Words in 4-D: A Tribute
The world we live in is full of excitement. It’s full of sensations, reactions, colors, and noise. Last week I read that we consume more information now in a month than people two hundred years ago did in their lifetime. There’s a hummina-grumble amount of information zinging about as we speak. And books have to compete with the in-your-face 3-D Hollywood movies, the wham pow world of video games, music, and every other loud, sensational, colorful, reactive thing out there vying for our attention.
Books are usually black and white. They don’t move unless you make them, and they’re certainly not going to buffet you from every direction when you walk down the street. It would seem that they are at the ultimate disadvantage in this information glutted world. (Oh, I am so excited about this chance to say…..)
And yet, books are the original form of portable entertainment. They are what immortalized the oral histories and legends of our ancestors. The old bards and shamans and storytellers of our tribal foremothers and fathers would entertain by telling the stories of their people. Books kept those stories alive. Before there were televisions and Xboxs and iPods and touchscreens, there were books.
A book is 4-D. It plucks you out of this world and plunks you into another. In that world are sounds, new sights, smells, tastes, emotion. You can lose yourself in a book in a way I’ve never experienced with any other media. When I look at my bookshelves, crammed full from top to bottom and overflowing, I see thousands of pages of old friends. People and stories I grew to care about, to grieve for and laugh with. Characters I sometimes miss so much that I can’t help but drag a book off the shelf and start reading again.
Books are irreplaceable. No matter how much e-books take off, there will always be people who need the smell of pages, the feeling of a cracked spine so well loved that the pages are frayed on the edges. Books like that are the Velveteen Rabbits of the bibliophile’s world; they’ve been read and loved so well that they are Real. There’s nothing like that in all the world.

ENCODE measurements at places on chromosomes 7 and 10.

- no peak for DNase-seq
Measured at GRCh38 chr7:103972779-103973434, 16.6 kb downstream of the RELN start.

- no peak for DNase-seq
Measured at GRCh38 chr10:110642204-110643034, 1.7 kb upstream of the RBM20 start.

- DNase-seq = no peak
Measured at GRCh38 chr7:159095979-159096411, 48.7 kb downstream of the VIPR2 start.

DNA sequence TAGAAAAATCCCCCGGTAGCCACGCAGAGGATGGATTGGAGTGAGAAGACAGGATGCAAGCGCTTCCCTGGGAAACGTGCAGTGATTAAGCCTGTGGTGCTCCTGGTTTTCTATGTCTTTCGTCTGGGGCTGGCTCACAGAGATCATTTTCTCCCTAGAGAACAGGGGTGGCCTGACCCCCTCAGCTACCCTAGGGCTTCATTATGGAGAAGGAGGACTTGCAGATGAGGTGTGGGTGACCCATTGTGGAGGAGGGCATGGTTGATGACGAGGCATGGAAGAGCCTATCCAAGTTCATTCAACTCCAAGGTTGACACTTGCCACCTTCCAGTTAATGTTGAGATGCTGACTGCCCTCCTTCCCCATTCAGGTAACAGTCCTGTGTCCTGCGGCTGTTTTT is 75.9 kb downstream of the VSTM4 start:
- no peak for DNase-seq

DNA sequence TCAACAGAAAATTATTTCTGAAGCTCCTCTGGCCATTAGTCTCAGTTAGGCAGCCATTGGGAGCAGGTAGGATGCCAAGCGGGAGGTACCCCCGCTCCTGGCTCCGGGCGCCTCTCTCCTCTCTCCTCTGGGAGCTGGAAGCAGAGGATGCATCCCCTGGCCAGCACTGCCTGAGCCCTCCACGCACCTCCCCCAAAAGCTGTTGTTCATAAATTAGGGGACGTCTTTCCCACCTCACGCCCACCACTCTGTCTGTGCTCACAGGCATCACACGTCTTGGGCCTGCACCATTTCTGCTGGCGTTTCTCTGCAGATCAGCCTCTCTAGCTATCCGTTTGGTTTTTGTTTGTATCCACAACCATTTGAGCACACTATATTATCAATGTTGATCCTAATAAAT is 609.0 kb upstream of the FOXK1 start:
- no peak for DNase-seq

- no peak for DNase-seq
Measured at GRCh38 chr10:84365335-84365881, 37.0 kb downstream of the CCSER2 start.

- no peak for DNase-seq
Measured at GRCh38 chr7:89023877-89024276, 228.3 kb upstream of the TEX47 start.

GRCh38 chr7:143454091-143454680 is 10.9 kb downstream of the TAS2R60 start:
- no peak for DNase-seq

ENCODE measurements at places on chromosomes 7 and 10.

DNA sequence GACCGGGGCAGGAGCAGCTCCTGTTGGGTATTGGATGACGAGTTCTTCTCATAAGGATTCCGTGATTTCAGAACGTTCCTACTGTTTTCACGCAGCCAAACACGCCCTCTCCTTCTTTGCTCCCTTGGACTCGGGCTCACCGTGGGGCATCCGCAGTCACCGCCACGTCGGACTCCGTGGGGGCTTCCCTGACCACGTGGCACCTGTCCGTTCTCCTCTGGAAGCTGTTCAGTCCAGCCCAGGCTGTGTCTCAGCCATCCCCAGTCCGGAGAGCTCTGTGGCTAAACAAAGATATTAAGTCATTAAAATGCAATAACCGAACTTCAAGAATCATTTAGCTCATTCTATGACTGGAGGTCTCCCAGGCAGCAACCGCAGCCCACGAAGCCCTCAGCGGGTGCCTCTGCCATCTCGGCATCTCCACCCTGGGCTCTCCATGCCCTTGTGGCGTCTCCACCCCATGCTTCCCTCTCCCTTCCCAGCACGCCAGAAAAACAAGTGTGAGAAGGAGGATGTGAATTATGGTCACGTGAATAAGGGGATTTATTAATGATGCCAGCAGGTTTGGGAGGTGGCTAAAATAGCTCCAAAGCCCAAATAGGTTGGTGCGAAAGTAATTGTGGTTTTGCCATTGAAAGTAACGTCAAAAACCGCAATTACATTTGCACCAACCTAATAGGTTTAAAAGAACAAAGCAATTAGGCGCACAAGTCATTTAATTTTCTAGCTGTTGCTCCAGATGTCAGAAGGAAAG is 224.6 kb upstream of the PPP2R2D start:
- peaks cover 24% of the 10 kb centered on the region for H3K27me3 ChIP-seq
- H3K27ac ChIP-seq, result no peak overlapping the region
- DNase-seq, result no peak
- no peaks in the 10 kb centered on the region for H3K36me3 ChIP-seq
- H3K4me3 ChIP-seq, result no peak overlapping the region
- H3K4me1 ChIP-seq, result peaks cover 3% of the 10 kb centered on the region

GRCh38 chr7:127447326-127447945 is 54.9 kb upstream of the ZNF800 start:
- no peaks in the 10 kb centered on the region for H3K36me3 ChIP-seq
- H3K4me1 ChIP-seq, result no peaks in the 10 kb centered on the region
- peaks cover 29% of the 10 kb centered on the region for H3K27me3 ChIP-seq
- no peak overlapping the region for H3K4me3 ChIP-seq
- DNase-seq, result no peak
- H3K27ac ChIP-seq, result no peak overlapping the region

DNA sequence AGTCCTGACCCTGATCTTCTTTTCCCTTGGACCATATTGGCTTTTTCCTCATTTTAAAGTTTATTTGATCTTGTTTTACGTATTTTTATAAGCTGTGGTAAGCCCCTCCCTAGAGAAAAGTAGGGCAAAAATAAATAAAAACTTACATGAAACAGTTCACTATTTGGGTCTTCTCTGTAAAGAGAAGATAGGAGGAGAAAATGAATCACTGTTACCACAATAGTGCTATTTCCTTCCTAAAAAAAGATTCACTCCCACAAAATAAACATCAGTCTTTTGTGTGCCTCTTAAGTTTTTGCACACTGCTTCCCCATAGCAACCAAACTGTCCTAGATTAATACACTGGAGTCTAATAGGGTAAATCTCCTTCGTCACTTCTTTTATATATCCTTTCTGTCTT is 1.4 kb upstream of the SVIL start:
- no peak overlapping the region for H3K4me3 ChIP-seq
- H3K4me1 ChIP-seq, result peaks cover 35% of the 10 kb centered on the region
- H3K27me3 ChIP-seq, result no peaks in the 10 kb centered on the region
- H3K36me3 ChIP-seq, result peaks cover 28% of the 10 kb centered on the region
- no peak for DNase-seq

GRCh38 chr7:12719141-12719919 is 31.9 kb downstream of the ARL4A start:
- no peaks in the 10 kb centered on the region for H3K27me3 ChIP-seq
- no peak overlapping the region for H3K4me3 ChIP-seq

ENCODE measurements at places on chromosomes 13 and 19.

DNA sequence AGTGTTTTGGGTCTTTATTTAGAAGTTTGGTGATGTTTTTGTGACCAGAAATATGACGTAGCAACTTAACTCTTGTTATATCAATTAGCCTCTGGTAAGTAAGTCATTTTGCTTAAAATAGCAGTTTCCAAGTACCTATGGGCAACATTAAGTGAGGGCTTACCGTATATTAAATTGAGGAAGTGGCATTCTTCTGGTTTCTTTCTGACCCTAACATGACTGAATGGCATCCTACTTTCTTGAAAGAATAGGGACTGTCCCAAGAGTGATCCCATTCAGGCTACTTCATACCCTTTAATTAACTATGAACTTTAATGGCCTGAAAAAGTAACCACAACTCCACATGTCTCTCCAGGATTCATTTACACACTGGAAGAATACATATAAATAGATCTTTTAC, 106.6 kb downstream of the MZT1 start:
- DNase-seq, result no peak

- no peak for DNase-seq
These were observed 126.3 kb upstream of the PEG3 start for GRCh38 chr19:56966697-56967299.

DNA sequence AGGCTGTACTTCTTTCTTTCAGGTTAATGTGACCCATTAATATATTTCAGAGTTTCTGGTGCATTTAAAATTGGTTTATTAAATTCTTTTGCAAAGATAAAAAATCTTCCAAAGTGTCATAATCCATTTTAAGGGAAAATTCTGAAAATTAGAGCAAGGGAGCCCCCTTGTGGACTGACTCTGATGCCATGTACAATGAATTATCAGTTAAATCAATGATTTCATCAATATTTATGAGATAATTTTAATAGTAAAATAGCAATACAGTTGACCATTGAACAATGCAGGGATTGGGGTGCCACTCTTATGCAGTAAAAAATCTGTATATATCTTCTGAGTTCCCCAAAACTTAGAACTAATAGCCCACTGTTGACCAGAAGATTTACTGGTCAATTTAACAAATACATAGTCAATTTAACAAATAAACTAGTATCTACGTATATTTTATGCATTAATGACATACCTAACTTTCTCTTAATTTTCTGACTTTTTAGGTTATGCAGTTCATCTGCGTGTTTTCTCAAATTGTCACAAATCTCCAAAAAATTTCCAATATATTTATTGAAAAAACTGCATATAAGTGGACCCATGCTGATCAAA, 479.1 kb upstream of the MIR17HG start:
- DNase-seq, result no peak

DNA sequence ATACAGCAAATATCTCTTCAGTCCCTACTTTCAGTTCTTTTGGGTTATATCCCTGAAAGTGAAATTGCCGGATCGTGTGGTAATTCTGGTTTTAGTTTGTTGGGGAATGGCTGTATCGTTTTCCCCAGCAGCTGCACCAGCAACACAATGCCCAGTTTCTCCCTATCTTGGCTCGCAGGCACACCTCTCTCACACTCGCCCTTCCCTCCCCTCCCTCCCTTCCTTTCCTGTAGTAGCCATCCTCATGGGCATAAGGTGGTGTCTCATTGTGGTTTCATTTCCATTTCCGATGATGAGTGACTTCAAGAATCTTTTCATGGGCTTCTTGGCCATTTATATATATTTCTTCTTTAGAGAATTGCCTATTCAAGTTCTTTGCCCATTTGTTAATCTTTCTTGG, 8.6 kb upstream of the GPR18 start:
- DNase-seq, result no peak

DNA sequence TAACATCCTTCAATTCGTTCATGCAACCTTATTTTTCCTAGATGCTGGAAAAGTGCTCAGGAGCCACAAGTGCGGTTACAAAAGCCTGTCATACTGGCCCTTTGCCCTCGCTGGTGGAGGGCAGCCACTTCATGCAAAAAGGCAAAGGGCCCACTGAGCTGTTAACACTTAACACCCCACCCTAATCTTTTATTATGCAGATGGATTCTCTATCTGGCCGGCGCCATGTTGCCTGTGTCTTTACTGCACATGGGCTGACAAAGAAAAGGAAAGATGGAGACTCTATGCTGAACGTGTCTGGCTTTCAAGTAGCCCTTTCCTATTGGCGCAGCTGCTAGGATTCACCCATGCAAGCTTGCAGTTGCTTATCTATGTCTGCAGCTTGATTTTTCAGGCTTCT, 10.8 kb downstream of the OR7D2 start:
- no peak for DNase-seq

If there is anything in this life that I am forever grateful for, it’s that my mother instilled a love of reading in me. A passion for words. I think I’ve spent more time getting trouble for having my nose in a book than just about anything else. I remember one day in second grade when my teacher, Mrs Rogers, startled me away from my book to find the entire class standing already. They all stared at me, waiting to say the Pledge. I hadn’t even heard the bell ring. I hadn’t heard the rustle of thirty small bodies scratching their chairs back from their desks, chattering and banging. I was lost in whatever world lived in my book.
If there ever comes a time — I should say when, because it’s inevitable — that technology fails us for good (or a zombie apocalypse wipes most of it out), books will be currency. We will have no way of accessing our thumb drives and hard drives and computers and Kindles or the internet. All that will remain as a testament to our knowledge are pages, printed and bound into books. When such a thing happens, those books will be our saviors. They will hold the keys to things we haven’t bothered to remember.
So here’s to books. Here’s to anyone who commits their stories and knowledge to paper, no matter how humble. Here’s to insuring the human race remembers, both the stories and the histories so we can always learn from them.
Now get your arse off the computer and go read a book.
Or write one.